Op-ed views and opinions expressed are solely those of the author.
On this Martin Luther King Jr. Day, it becomes necessary to again remind us all of the distinction between equal rights, deserved by all, and equal results, deserved by none. Unfortunately, King also failed to make the distinction.
In 1968, King said: “At the very same time that America refused to give the Negro any land, through an act of Congress our government was giving away millions of acres of land in the West and the Midwest, which meant it was willing to undergird its white peasants from Europe with an economic floor. But not only did they give them land, they built land grant colleges with government money to teach them how to farm. Not only that, they provided county agents to further their expertise in farming. Not only that, they provided low interest rates in order that they could mechanize their farms.” Sounds like reparations.
We have had nearly sixty years of “race-based preferences” or affirmative action; “set-asides” or special government contracts for blacks that stoke racial resentment; college admissions standards that make it easier for a black applicant compared to a white student with similar credentials, which has led to higher drop-out rates for blacks compared to those admitted under standard criteria; and “a war on poverty” that has resulted in a disastrous increase in black children entering the world without a father married to the mother.
In 1975, then-Sen. Joe Biden said: “I do not buy the concept, popular in the ’60s, which said, ‘We have suppressed the black man for 300 years and the white man is now far ahead in the race for everything our society offers. In order to even the score, we must now give the black man a head start, or even hold the white man back, to even the race. I don’t buy that.”
For once, Biden was right.
Fast forward to last week. After the firing of two black NFL head coaches (leaving only one), Skip Bayless, a white sports commentator with three million Twitter followers, said: “It dawned upon me that only Mike Tomlin (of the Pittsburgh Steelers) is the last man standing. The last black head coach in the National Football League on the eve of the playoffs. It rocked me. Because the gravity of it hit me as we near yet another Martin Luther King Day on Monday. … It is shameful, it is disgusting, it is embarrassing, and it’s inexplicably wrong.”
Really? The currency in the NFL is winning. Owners would hire Jussie Smollett if they thought he could lead them to the Super Bowl. What, exactly, is Bayless saying?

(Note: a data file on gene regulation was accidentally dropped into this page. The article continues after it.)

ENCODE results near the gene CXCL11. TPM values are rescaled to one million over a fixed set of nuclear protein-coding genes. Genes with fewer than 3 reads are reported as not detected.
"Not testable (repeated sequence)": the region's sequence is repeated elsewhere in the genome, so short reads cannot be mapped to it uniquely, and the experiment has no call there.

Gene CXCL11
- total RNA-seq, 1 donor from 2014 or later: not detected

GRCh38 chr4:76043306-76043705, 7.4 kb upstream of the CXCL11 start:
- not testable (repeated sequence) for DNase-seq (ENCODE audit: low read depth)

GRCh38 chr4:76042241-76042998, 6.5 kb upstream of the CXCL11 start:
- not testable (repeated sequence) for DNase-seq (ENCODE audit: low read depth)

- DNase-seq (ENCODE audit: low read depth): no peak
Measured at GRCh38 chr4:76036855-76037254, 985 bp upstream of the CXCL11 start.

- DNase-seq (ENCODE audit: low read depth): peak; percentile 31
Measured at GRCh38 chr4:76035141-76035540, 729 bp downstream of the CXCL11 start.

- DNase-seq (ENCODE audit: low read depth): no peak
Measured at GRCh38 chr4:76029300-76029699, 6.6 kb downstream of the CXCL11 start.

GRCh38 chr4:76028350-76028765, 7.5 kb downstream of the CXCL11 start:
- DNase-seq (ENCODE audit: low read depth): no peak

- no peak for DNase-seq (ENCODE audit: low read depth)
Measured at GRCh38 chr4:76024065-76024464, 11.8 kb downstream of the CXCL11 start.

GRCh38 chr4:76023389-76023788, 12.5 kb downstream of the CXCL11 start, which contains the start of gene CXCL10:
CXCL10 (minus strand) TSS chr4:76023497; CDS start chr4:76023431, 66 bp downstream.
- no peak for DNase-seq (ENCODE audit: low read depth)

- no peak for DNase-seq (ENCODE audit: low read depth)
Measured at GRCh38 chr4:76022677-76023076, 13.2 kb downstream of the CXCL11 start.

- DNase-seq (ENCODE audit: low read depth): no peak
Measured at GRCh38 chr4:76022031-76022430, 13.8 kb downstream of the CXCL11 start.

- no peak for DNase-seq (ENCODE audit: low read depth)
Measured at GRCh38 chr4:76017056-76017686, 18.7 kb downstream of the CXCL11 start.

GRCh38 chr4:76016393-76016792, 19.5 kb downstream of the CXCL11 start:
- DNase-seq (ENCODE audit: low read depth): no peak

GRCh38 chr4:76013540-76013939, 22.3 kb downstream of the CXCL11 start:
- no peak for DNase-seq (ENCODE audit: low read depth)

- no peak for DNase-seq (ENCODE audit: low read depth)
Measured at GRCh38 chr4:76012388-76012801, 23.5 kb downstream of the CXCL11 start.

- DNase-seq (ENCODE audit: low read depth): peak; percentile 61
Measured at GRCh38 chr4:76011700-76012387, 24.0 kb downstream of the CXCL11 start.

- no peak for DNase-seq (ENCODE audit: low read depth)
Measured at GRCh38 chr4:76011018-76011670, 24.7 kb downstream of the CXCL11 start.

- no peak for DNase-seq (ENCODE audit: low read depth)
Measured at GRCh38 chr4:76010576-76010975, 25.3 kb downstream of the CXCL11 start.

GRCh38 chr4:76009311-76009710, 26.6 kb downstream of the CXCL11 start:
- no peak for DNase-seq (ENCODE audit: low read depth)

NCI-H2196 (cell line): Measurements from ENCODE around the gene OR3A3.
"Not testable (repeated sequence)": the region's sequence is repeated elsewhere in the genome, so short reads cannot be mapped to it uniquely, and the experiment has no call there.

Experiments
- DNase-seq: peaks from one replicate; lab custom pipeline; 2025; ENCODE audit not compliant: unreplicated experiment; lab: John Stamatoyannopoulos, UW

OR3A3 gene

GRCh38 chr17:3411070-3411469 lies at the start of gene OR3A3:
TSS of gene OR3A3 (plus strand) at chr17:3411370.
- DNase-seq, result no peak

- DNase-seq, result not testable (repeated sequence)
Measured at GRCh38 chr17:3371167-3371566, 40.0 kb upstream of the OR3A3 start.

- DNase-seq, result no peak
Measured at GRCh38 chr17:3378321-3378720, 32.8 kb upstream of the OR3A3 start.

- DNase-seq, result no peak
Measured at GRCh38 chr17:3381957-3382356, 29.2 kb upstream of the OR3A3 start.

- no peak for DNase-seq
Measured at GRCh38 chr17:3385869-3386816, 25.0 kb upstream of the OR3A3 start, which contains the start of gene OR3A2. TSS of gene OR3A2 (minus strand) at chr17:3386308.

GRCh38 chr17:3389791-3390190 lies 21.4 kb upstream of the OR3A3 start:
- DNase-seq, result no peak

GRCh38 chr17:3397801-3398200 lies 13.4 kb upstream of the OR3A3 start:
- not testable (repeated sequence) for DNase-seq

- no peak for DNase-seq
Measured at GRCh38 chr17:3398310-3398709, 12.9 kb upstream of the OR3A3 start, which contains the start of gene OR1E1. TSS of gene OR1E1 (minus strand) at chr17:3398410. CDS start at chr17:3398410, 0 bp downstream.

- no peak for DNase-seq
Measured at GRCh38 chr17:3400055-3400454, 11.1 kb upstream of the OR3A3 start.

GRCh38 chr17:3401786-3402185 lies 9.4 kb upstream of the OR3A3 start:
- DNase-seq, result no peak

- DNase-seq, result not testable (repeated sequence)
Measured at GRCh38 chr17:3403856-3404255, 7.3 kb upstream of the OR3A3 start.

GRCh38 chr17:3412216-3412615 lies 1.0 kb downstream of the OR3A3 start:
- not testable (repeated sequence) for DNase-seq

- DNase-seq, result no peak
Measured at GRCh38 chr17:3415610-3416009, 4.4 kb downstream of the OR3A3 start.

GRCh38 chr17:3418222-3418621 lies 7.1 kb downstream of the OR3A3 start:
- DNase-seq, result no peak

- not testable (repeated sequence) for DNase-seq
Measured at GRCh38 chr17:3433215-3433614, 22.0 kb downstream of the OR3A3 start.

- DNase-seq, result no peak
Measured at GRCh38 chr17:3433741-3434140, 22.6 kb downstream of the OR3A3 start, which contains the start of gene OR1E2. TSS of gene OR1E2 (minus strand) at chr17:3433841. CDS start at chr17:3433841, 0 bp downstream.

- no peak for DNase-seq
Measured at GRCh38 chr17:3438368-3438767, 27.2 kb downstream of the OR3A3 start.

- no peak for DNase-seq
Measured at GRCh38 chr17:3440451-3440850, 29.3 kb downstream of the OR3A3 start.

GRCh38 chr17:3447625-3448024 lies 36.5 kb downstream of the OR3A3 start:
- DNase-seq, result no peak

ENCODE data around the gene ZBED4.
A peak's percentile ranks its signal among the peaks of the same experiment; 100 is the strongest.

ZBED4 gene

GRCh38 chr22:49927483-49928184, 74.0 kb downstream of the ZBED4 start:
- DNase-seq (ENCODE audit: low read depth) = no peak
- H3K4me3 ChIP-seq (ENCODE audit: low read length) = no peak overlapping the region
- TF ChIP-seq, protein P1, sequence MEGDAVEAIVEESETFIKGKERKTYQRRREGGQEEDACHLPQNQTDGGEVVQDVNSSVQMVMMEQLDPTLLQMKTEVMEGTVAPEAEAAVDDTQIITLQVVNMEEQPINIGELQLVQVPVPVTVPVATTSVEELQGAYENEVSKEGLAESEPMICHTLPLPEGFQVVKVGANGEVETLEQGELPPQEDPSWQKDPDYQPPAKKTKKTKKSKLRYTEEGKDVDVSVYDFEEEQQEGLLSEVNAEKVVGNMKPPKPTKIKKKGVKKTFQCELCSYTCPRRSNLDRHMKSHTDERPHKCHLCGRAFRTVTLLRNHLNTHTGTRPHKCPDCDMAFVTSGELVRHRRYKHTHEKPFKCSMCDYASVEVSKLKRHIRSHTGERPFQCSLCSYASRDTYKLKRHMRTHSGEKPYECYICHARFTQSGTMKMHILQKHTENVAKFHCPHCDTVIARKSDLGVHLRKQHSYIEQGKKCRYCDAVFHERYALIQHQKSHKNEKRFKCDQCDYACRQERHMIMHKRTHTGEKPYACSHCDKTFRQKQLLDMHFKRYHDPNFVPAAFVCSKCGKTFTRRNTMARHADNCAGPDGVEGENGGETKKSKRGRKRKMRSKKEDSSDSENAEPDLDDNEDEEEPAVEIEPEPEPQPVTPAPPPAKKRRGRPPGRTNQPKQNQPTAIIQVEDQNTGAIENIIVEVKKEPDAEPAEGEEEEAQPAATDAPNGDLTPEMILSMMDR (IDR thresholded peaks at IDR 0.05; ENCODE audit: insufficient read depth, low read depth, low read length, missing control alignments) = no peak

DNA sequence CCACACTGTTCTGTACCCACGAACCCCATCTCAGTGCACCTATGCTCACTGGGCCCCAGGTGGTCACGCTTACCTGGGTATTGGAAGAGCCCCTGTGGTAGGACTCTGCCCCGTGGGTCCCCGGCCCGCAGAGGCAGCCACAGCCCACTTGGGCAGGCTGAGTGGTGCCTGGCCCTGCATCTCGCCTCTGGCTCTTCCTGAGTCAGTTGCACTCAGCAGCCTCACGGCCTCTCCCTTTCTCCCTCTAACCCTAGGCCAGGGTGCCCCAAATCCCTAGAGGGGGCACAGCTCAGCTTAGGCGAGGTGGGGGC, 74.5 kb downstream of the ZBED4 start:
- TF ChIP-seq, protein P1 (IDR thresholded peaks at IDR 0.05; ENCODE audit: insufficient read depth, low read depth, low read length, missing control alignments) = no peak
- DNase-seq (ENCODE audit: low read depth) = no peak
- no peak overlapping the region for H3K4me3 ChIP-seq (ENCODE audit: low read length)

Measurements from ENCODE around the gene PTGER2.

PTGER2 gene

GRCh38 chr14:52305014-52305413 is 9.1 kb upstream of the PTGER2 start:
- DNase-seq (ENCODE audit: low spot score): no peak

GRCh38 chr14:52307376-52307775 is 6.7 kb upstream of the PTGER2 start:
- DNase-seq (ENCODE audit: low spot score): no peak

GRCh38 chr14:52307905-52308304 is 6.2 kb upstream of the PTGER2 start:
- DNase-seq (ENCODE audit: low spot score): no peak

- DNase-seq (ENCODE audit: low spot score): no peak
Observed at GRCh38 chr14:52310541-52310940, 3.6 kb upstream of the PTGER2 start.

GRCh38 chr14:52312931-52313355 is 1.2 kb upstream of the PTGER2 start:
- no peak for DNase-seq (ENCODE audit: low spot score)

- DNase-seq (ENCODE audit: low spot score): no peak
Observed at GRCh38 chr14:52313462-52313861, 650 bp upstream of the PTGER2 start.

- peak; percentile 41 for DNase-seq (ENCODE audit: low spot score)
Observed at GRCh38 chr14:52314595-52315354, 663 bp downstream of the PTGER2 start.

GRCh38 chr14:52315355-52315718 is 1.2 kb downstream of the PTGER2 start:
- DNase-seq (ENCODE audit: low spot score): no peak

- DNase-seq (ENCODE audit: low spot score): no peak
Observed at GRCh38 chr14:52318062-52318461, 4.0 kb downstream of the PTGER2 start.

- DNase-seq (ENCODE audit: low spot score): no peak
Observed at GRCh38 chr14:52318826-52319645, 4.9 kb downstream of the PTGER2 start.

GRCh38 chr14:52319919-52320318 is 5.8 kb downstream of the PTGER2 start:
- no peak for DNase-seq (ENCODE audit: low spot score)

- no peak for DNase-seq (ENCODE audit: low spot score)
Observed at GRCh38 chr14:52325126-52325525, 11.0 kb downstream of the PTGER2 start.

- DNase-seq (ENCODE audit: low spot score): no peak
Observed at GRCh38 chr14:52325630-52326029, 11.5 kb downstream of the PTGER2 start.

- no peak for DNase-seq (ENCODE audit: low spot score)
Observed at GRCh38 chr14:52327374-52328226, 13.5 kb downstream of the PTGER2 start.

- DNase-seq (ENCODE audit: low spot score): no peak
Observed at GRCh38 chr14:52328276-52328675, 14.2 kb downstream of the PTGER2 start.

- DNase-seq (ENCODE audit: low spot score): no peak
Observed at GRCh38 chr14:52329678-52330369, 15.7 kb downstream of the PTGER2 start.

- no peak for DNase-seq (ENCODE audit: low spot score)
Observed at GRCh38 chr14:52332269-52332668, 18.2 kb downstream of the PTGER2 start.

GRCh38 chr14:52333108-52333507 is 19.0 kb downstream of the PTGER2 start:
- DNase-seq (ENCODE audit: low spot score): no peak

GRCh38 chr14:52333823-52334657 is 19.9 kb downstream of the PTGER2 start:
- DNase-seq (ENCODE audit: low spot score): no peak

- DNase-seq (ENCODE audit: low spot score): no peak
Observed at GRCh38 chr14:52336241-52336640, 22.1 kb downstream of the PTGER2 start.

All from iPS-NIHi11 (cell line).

If owners refuse to hire black coaches due to racism, he ought to name names. Otherwise, this is demagoguery. Should black head coaches, once hired, never get fired? What an excellent way to make it more difficult to hire them.
Did the NFL take leave from its “shameful, disgusting, embarrassing” lack of black head coaches when black head coaches Tony Dungy and Lovie Smith faced each other in Super Bowl XLI? And then the racism kicked back in?
The No. 1 problem in the black community in particular, and in the country in general, is the growing number of children who enter the world without a father married to the mother. This is the case with nearly 70% of black children. But blacks’ salvation is more NFL head coaches?
Does Bayless find it “shameful, disgusting, embarrassing” that he’s kept his lucrative gig as a TV sports commentator for decades, despite the availability of black commentators? Or does he think he earned his job but that the white head coaches in the NFL did not? Perhaps white savior/sportscaster Bayless should walk the walk and surrender his job to a more worthy black commentator?
Finally, what is the “correct” percentage of black head coaches? The NFL consists of 57.5% black players. Should 57.5% of the coaches be black? Does that apply to sports commentators? If so, Mr. Bayless, you’re fired.
MLK spoke of a colorblind society. What is truly shameful, disgusting, embarrassing and inexplicably wrong are people like Bayless, who demand a society that is color-coordinated.
Larry Elder is a bestselling author and nationally syndicated radio talk show host. His latest book, “The New Trump Standard,” is available in paperback from Amazon.com and for Nook, Kindle, iBooks and Google Play. To find out more about Larry Elder, or become an “Elderado,” visit www.LarryElder.com. Follow Larry on Twitter @LarryElder. To read features by other Creators Syndicate writers and cartoonists, visit the Creators Syndicate website at www.creators.com.
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